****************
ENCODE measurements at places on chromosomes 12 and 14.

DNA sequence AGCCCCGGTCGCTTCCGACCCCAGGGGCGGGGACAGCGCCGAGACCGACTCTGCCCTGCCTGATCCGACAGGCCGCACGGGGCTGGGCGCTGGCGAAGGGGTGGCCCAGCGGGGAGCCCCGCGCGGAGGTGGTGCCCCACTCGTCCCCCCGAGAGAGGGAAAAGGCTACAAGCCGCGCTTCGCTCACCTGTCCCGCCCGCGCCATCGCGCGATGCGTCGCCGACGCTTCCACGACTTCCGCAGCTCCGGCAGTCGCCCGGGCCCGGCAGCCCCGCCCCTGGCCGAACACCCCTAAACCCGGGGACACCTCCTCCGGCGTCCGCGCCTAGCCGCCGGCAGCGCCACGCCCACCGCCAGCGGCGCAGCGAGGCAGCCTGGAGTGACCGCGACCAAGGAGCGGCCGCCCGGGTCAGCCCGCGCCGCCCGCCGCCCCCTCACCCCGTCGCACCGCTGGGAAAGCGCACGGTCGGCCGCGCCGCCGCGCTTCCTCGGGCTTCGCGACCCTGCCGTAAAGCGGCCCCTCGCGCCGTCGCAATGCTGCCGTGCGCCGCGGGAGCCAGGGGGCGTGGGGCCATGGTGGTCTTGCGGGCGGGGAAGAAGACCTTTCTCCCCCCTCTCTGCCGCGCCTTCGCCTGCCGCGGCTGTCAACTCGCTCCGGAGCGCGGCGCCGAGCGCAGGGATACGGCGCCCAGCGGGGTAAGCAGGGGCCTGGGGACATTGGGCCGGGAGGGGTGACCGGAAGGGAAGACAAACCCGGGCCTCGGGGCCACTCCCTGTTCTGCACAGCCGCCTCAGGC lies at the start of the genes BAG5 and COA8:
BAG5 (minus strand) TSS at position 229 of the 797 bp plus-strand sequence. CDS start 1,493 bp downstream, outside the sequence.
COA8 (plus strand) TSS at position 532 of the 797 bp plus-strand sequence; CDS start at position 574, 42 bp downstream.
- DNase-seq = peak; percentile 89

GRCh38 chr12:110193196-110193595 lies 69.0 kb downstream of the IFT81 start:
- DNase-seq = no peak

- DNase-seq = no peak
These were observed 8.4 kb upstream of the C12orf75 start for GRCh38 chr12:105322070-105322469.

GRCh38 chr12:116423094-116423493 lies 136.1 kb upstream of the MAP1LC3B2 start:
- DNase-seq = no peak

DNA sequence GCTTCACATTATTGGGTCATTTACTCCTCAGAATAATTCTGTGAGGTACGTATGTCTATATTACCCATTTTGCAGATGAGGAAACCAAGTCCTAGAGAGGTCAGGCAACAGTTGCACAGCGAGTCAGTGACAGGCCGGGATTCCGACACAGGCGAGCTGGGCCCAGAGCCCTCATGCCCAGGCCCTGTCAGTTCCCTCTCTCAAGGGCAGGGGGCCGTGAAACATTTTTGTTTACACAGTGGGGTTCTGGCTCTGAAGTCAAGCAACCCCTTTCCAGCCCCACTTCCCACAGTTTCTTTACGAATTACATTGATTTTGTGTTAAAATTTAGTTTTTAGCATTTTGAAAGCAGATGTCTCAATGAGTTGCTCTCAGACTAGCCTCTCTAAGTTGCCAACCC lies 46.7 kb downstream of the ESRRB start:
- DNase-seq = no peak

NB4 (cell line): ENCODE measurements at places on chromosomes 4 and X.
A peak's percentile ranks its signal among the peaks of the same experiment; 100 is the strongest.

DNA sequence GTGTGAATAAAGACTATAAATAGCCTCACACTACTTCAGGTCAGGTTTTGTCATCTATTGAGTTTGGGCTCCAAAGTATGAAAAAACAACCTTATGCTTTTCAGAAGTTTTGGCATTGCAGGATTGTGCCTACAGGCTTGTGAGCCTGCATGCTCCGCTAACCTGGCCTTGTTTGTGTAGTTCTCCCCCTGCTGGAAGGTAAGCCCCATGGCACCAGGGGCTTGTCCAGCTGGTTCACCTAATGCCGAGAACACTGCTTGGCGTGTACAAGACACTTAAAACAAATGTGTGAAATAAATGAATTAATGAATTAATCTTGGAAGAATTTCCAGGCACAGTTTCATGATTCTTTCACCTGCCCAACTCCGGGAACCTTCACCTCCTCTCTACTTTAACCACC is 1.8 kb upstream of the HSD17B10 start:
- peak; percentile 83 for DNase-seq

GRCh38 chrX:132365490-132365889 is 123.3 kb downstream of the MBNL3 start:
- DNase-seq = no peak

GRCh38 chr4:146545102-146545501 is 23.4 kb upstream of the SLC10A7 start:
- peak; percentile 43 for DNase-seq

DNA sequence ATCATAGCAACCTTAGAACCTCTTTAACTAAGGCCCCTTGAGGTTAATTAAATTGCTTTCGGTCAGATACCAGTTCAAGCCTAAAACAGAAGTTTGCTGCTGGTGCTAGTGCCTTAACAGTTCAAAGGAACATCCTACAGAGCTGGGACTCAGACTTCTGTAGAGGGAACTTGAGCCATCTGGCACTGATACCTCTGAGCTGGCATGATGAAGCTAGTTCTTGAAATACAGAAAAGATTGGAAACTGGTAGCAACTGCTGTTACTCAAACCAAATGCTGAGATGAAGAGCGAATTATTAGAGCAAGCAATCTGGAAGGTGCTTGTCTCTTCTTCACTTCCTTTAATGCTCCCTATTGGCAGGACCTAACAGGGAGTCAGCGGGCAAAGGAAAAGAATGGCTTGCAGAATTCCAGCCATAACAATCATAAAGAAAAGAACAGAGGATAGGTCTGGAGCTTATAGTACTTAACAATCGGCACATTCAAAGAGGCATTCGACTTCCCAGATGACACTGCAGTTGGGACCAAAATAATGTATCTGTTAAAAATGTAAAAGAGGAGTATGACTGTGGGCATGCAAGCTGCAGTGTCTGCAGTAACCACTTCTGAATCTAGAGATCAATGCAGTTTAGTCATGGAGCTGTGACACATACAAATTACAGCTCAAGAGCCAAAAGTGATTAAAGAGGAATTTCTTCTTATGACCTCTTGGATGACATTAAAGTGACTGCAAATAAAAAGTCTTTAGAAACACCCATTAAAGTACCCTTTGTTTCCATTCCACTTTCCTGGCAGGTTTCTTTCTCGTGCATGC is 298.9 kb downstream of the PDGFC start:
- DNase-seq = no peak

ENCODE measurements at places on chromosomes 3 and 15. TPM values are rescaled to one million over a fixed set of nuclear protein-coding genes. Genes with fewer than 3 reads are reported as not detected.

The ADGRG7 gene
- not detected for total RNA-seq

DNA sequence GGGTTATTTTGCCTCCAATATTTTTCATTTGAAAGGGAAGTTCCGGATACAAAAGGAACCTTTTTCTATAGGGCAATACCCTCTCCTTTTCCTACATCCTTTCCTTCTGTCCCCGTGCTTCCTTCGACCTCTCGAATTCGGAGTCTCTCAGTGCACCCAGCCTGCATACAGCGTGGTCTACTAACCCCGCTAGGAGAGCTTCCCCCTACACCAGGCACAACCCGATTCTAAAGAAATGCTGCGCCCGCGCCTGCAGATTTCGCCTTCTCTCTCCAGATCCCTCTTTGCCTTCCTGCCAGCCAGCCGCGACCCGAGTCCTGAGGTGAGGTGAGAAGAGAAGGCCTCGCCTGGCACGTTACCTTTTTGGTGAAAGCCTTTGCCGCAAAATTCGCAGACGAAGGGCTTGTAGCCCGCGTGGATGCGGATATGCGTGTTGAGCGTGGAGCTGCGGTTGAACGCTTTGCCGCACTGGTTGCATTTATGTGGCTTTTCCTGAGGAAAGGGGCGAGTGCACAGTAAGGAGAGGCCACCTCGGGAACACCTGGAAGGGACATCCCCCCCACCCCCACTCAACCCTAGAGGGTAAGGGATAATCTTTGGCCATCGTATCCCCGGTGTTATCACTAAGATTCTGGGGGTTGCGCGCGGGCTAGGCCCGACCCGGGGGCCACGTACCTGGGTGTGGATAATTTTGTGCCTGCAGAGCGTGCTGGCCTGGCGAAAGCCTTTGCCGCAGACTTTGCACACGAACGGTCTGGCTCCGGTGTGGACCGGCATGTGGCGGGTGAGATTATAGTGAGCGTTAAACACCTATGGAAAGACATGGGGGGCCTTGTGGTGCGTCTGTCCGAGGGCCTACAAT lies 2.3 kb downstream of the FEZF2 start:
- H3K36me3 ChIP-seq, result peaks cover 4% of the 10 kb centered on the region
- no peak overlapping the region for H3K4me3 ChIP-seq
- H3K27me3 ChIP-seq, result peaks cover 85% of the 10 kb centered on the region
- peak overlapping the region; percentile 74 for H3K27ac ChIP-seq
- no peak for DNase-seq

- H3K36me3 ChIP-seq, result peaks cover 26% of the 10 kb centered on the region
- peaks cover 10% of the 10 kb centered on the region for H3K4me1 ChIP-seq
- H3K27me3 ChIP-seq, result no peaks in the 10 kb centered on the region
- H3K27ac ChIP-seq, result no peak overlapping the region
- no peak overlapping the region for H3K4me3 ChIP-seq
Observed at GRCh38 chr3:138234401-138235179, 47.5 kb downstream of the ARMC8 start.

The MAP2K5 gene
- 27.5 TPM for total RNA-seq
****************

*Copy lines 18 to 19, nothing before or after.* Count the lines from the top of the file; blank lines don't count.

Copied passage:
GRCh38 chrX:132365490-132365889 is 123.3 kb downstream of the MBNL3 start:
- DNase-seq = no peak